Preprints
https://doi.org/10.5194/egusphere-2023-2325
https://doi.org/10.5194/egusphere-2023-2325
03 Nov 2023
 | 03 Nov 2023

Assessing the glacier projection uncertainties in the Patagonian Andes (40–56° S) from a catchment perspective

Rodrigo Aguayo, Fabien Maussion, Lilian Schuster, Marius Schaefer, Alexis Caro, Patrick Schmitt, Jonathan Mackay, Lizz Ultee, Jorge Leon-Muñoz, and Mauricio Aguayo

Abstract. Glaciers are retreating globally and are projected to continue to lose mass in the coming decades, directly affecting downstream ecosystems through changes in glacier runoff. Estimating the future evolution of glacier runoff involves several sources of uncertainty in the modelling chain, which to date have not been comprehensively assessed on a regional scale. In this study, we used the Open Global Glacier Model (OGGM) to estimate the glacier evolution of each glacier (area > 1 km2) in the Patagonian Andes (40–56° S), which together represent 82 % of the glacier area of the Andes. We used different glacier inventories (n = 2), ice thickness datasets (n = 2), historical climate datasets (n = 4), general circulation models (GCMs; n = 10), emission scenarios (SSPs; n = 4), and bias correction methods (BCMs; n = 3) to generate 1,920 possible scenarios over the period 1980–2099. For each scenario and catchment, glacier runoff and melt on glacier time series were characterized by ten glacio-hydrological signatures (i.e., metrics). We used the permutation feature importance of random forest regression models to assess the relative importance of each source on the signatures of each catchment. Considering all scenarios, 61 % ± 14 % of the catchment area (30 % ± 13 % of glacier area) has already peaked in terms of glacier melt (year 2020), and 43 % ± 8 % of the catchment area (18 % ± 7 % of glacier area) will lose more than 80 % of its volume this century. Considering the melt on glacier signatures, the future sources of uncertainty (GCMs, SSPs and BCMs) were the main source in only 18 % ± 21 % of the total catchment area. In contrast, the reference climate was the most important source in 78 % ± 21 % of the catchment area, highlighting the importance of the choices we make in the calibration procedure. The results provide a basis for prioritizing future efforts (e.g., improve reference climate characterization) to reduce glacio-hydrological modelling gaps in poorly instrumented regions, such as the Patagonian Andes.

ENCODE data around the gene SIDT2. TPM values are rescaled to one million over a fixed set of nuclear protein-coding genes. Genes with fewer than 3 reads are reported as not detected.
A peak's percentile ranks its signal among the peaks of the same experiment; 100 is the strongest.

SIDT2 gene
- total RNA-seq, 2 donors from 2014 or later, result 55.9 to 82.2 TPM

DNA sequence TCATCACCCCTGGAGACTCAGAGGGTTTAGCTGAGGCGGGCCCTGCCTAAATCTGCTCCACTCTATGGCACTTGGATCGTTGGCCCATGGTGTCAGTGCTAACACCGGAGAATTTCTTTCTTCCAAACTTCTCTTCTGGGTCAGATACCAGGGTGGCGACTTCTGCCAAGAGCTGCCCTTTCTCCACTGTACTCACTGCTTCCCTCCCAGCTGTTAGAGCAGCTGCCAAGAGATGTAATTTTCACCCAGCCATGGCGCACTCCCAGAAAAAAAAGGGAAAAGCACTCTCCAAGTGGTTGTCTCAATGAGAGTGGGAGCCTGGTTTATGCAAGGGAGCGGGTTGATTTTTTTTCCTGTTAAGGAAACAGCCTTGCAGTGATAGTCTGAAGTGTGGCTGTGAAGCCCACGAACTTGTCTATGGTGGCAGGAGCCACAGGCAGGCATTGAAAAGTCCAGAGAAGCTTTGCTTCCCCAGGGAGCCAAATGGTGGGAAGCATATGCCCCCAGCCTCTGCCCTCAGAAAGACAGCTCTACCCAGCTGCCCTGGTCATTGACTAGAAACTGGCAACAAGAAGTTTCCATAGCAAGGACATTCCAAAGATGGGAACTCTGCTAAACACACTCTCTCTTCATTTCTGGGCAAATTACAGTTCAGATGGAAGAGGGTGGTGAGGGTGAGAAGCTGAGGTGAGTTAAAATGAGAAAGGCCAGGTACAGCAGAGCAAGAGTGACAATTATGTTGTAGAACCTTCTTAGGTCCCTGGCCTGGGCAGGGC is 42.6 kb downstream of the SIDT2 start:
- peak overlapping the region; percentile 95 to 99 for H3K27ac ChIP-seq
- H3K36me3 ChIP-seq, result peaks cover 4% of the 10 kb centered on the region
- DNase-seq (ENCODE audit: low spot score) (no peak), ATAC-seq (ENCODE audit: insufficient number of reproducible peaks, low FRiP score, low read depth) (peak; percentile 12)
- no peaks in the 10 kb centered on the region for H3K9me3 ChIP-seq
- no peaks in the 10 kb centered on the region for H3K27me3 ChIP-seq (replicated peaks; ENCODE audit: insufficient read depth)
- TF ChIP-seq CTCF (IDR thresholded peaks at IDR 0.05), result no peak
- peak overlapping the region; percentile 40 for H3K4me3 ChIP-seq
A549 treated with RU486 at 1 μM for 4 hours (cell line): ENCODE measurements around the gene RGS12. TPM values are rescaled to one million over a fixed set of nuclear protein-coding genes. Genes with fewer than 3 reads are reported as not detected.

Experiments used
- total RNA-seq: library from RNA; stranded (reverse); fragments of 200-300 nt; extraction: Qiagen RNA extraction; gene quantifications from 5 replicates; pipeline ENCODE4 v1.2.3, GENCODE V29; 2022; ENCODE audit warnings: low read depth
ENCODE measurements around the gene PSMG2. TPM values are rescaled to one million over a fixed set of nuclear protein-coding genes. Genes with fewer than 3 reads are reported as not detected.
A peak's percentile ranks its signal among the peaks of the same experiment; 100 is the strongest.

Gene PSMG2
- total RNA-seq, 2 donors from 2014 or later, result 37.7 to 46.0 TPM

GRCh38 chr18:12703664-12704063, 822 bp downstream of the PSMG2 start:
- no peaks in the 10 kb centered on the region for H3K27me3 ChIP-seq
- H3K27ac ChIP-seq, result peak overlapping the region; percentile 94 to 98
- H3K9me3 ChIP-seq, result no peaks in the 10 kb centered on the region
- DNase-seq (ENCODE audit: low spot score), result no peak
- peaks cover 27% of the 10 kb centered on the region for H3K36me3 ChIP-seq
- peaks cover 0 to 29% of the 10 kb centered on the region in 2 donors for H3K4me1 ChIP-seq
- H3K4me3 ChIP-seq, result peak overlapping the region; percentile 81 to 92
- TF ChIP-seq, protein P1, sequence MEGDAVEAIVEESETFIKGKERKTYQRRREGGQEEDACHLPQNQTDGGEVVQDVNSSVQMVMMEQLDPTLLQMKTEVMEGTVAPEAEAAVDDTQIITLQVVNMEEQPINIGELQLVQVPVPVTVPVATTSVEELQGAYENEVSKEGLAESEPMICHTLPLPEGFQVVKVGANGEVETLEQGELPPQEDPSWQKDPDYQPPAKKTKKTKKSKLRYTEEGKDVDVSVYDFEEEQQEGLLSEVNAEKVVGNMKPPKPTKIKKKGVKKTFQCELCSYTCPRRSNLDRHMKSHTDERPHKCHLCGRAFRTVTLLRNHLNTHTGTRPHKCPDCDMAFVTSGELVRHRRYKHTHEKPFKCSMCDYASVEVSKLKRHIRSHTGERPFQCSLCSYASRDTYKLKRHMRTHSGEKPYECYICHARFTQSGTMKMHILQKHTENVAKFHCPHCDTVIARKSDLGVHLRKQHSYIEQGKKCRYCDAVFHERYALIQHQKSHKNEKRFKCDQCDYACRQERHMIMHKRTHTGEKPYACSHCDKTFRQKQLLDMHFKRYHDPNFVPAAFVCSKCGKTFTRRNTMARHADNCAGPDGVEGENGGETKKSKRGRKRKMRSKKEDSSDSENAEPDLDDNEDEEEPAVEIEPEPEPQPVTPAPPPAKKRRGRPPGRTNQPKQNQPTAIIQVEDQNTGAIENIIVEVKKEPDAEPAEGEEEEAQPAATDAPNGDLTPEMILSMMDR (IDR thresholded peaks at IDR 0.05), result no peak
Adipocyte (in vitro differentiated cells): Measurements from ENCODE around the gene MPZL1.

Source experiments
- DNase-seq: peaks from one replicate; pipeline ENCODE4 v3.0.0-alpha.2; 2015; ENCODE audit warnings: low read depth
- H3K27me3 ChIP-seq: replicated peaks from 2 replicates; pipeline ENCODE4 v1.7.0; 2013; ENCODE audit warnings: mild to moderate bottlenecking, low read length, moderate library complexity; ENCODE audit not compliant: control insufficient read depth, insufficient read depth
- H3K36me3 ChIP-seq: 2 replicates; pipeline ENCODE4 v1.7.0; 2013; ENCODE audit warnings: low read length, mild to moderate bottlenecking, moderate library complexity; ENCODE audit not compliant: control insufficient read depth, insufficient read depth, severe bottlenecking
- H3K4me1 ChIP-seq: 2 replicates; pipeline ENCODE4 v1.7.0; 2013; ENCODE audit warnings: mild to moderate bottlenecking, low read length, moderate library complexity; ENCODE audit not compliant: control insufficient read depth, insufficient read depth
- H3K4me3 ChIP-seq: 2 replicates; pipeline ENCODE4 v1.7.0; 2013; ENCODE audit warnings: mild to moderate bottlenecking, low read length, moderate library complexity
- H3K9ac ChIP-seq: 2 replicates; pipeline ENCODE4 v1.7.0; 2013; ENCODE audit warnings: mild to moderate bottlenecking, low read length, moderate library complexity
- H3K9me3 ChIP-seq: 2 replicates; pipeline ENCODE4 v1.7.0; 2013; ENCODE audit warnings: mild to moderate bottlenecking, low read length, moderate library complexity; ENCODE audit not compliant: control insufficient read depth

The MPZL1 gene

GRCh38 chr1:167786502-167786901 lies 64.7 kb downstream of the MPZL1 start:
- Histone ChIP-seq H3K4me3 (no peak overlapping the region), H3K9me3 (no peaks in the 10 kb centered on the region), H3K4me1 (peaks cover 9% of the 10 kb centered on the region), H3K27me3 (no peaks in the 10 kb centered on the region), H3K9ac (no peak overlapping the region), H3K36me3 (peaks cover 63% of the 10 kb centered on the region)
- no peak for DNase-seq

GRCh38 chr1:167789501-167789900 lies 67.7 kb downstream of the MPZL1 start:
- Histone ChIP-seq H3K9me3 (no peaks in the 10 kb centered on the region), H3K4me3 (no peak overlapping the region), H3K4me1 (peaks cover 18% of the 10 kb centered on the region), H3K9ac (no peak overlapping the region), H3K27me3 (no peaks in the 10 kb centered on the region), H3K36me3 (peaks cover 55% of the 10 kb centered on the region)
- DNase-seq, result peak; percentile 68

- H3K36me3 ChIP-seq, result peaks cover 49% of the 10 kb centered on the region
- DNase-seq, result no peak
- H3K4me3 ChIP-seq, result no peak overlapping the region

Publisher's note: Copernicus Publications remains neutral with regard to jurisdictional claims made in the text, published maps, institutional affiliations, or any other geographical representation in this preprint. The responsibility to include appropriate place names lies with the authors.
Rodrigo Aguayo, Fabien Maussion, Lilian Schuster, Marius Schaefer, Alexis Caro, Patrick Schmitt, Jonathan Mackay, Lizz Ultee, Jorge Leon-Muñoz, and Mauricio Aguayo

Status: final response (author comments only)

Comment types: AC – author | RC – referee | CC – community | EC – editor | CEC – chief editor | : Report abuse
  • RC1: 'Comment on egusphere-2023-2325', Anonymous Referee #1, 10 Dec 2023
    • AC1: 'Reply on RC1', Rodrigo Aguayo, 07 Feb 2024
  • RC2: 'Comment on egusphere-2023-2325', Anonymous Referee #2, 19 Dec 2023
    • AC2: 'Reply on RC2', Rodrigo Aguayo, 07 Feb 2024
Rodrigo Aguayo, Fabien Maussion, Lilian Schuster, Marius Schaefer, Alexis Caro, Patrick Schmitt, Jonathan Mackay, Lizz Ultee, Jorge Leon-Muñoz, and Mauricio Aguayo
Rodrigo Aguayo, Fabien Maussion, Lilian Schuster, Marius Schaefer, Alexis Caro, Patrick Schmitt, Jonathan Mackay, Lizz Ultee, Jorge Leon-Muñoz, and Mauricio Aguayo

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Short summary
Predicting how much water will come from glaciers in the future is a complex task, and there are many factors that make it uncertain. Using a glacier model, we explored 1,920 scenarios for each glacier in the Patagonian Andes. We found that the choice of climate data was the most important factor, while other factors such as different data sources, climate models and emission scenarios played a smaller role.